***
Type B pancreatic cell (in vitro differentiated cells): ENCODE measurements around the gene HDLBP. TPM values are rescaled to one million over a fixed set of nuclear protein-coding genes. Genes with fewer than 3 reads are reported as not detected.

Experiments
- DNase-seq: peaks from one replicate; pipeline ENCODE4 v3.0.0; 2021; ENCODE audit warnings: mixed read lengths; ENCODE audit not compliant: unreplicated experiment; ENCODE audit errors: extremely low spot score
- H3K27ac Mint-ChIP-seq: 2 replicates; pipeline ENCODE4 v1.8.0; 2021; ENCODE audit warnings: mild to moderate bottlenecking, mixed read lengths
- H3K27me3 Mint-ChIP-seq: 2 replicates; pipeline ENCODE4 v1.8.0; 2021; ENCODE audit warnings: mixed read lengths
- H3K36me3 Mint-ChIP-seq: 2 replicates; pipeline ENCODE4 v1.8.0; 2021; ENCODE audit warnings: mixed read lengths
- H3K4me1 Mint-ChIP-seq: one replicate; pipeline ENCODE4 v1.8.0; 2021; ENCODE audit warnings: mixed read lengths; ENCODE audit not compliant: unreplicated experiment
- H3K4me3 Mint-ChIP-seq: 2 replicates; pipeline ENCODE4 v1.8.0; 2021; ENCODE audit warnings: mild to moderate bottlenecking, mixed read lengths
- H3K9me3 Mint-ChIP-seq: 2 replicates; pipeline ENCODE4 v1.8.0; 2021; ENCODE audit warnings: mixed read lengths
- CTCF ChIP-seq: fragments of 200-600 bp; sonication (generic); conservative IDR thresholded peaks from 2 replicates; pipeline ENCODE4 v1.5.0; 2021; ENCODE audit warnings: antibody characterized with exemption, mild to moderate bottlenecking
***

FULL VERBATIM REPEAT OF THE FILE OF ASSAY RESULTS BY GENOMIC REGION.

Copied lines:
Type B pancreatic cell (in vitro differentiated cells): ENCODE measurements around the gene HDLBP. TPM values are rescaled to one million over a fixed set of nuclear protein-coding genes. Genes with fewer than 3 reads are reported as not detected.

Experiments
- DNase-seq: peaks from one replicate; pipeline ENCODE4 v3.0.0; 2021; ENCODE audit warnings: mixed read lengths; ENCODE audit not compliant: unreplicated experiment; ENCODE audit errors: extremely low spot score
- H3K27ac Mint-ChIP-seq: 2 replicates; pipeline ENCODE4 v1.8.0; 2021; ENCODE audit warnings: mild to moderate bottlenecking, mixed read lengths
- H3K27me3 Mint-ChIP-seq: 2 replicates; pipeline ENCODE4 v1.8.0; 2021; ENCODE audit warnings: mixed read lengths
- H3K36me3 Mint-ChIP-seq: 2 replicates; pipeline ENCODE4 v1.8.0; 2021; ENCODE audit warnings: mixed read lengths
- H3K4me1 Mint-ChIP-seq: one replicate; pipeline ENCODE4 v1.8.0; 2021; ENCODE audit warnings: mixed read lengths; ENCODE audit not compliant: unreplicated experiment
- H3K4me3 Mint-ChIP-seq: 2 replicates; pipeline ENCODE4 v1.8.0; 2021; ENCODE audit warnings: mild to moderate bottlenecking, mixed read lengths
- H3K9me3 Mint-ChIP-seq: 2 replicates; pipeline ENCODE4 v1.8.0; 2021; ENCODE audit warnings: mixed read lengths
- CTCF ChIP-seq: fragments of 200-600 bp; sonication (generic); conservative IDR thresholded peaks from 2 replicates; pipeline ENCODE4 v1.5.0; 2021; ENCODE audit warnings: antibody characterized with exemption, mild to moderate bottlenecking